This post is for my edification and for anyone else who might be curious about or interested in Polaroid cameras.
There are a few new models available but I bought a reconditioned Spectra Full Switch – primarily because I like the quaint retro look, the off square print format, sonar autofocus and the number of function switches including brightness adjustment.
All Polaroids lack high quality photo perfection which is part of the appeal as well the instantaneous film chemistry developing before our eyes. Well not quite within view because that would immediately overexpose the image but after a wait of approx 10 minutes in shaded conditions, there is the picture.
At this stage it is possible to adjust the print colours – keep it cooler and the blues and whites are more prominent, warmer temperatures bring out the creams and browns, especially noticeable in black and white film. [the flat bed scanned images here obviously are not an exact match to the originals]
By way of interest Eliot penned part of The Wasteland here but I was glad I’d captured it before reaching the blue plaque informing me of this
“On Margate Sands.
I can connect
Nothing with nothing.
The broken fingernails of dirty hands.
My people humble people who expect
Of course it takes time to know your camera so the first few shots might merit a bin but I kept them anyway for mementos and for feedback:-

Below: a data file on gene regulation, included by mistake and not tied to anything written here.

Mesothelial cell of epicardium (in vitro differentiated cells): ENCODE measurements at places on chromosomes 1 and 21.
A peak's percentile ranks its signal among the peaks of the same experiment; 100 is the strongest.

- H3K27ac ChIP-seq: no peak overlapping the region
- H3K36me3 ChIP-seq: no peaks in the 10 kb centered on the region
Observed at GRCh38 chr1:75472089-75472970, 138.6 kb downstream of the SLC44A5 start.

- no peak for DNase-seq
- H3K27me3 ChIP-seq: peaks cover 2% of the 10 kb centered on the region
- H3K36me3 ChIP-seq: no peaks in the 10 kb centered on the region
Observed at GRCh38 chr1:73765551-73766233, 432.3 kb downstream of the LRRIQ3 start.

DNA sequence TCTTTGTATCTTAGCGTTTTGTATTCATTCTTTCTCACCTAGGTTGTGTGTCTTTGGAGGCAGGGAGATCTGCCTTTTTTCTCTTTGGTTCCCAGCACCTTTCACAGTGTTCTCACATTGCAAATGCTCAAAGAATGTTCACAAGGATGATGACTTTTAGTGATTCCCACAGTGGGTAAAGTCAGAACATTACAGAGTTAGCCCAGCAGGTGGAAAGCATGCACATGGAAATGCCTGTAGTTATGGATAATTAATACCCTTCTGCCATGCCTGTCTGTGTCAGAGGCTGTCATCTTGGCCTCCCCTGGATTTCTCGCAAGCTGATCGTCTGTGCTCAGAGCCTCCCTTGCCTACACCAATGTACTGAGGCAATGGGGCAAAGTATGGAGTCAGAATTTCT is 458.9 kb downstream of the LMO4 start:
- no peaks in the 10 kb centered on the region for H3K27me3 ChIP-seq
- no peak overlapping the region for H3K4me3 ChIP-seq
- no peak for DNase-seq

- do not get too close to subject else it blurs
- viewfinder is offset so need to adjust further left and down
- clean the rollers
- avoid keeping the camera open between shots
Note: The camera may be vintage 80s but the film is new and made by Polaroid Originals. There is however a jamming problem with some film in some Spectra cameras. I have a couple of such failures but have turned one into photoart – to be published on Sunday with poem. Watch this space!
Dedicated to Martin: Of all our recent holiday polaroids, Martin loved this print the best – he said it had a Japanese feel and I think he would have liked this haiku too
In the cicada’s cry
No sign can foretell
How soon it must die.
– Matsuo Bashō
Introspectives: Continuing this series from a previous blog where I think out loud with an aim to improve and learn more about photography. Hence the images are not always for show – feedback is welcome.